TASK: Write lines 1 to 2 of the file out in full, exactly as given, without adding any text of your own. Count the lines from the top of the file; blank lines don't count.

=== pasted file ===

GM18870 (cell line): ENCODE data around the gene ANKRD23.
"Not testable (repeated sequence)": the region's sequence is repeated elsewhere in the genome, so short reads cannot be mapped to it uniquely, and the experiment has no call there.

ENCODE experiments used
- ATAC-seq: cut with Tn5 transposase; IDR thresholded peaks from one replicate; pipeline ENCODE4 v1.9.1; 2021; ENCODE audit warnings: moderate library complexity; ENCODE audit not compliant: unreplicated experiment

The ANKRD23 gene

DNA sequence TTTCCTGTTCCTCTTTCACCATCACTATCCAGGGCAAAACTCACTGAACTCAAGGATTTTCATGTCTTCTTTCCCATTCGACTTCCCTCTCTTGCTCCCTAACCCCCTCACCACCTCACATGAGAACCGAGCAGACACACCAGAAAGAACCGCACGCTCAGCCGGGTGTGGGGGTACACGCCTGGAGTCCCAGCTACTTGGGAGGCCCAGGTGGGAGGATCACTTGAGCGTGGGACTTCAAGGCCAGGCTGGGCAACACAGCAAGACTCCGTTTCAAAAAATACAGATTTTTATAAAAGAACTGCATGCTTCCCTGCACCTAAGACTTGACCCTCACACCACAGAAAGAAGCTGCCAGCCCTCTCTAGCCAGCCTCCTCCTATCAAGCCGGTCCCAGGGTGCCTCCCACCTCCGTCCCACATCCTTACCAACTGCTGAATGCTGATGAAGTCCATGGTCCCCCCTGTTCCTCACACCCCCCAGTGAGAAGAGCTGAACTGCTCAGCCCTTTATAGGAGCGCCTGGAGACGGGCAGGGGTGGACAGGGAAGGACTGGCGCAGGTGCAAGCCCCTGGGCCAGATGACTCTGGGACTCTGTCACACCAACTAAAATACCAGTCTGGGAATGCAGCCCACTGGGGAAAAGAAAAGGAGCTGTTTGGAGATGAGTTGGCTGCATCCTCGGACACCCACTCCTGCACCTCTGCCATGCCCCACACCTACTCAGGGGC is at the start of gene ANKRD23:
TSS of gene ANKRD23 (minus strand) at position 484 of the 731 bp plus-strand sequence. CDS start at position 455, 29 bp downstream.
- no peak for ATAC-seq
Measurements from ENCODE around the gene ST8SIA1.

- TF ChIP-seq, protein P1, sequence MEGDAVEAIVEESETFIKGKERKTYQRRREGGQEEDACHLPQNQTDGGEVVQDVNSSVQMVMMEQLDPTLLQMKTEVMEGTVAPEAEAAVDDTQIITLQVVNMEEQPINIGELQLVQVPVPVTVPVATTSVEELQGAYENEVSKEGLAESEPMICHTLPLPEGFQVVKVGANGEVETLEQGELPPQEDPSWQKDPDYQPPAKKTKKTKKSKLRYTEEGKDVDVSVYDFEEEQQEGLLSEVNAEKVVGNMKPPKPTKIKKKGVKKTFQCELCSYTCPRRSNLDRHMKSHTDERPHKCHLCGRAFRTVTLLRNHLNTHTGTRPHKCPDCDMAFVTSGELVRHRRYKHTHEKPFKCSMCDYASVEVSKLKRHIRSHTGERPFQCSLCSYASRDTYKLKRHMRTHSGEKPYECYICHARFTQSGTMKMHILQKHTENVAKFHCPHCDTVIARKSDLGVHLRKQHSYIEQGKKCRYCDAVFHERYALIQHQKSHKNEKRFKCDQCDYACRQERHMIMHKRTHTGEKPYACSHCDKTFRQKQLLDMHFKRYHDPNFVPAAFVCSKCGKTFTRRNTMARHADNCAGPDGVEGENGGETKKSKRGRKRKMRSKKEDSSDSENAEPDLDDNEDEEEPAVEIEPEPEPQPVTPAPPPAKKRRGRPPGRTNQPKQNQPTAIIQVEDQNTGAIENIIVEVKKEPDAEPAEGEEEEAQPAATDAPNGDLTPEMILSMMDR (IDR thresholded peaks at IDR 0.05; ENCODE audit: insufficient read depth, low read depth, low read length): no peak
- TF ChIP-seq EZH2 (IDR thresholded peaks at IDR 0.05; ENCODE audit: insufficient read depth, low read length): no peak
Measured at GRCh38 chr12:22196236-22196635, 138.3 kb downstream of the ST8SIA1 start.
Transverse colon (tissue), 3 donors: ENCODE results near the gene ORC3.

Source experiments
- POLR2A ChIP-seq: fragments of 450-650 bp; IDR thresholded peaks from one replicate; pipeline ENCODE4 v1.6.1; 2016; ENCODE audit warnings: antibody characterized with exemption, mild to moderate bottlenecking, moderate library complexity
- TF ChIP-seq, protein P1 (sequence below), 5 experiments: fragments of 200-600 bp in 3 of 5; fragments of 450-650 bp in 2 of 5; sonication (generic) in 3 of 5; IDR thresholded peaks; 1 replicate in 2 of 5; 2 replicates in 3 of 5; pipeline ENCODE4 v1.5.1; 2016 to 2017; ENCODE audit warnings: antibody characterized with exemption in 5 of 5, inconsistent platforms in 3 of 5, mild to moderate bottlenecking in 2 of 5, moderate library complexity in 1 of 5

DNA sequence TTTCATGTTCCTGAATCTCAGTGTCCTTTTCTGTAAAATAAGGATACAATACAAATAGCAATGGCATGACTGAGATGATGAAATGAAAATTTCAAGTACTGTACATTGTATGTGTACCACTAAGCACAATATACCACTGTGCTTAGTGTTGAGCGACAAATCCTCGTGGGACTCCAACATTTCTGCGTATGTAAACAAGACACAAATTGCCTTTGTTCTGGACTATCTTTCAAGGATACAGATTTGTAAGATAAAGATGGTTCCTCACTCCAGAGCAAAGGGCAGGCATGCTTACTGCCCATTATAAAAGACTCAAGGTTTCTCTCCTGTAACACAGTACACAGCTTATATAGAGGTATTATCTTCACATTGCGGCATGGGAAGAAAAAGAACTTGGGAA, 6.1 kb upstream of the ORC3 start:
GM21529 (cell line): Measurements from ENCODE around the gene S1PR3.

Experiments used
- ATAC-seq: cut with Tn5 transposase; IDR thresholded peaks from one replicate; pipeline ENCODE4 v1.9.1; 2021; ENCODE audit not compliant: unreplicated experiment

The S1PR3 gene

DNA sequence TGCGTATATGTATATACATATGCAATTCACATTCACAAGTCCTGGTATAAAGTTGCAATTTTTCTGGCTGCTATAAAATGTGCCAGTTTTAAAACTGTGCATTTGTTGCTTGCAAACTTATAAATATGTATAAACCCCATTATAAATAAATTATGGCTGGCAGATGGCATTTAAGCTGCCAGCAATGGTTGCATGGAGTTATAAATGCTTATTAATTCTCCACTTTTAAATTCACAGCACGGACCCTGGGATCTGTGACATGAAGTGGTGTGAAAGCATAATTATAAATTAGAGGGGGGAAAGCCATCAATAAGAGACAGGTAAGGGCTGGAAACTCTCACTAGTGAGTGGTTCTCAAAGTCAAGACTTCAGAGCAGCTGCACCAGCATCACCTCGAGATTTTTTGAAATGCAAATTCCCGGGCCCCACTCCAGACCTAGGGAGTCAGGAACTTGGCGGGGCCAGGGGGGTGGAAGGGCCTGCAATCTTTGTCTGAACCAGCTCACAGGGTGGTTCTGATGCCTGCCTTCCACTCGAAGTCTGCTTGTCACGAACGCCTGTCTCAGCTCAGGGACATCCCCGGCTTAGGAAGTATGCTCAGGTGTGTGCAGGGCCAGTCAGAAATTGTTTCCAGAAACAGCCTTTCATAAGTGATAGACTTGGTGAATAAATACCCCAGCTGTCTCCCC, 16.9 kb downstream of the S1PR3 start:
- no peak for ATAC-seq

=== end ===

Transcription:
GM18870 (cell line): ENCODE data around the gene ANKRD23.
"Not testable (repeated sequence)": the region's sequence is repeated elsewhere in the genome, so short reads cannot be mapped to it uniquely, and the experiment has no call there.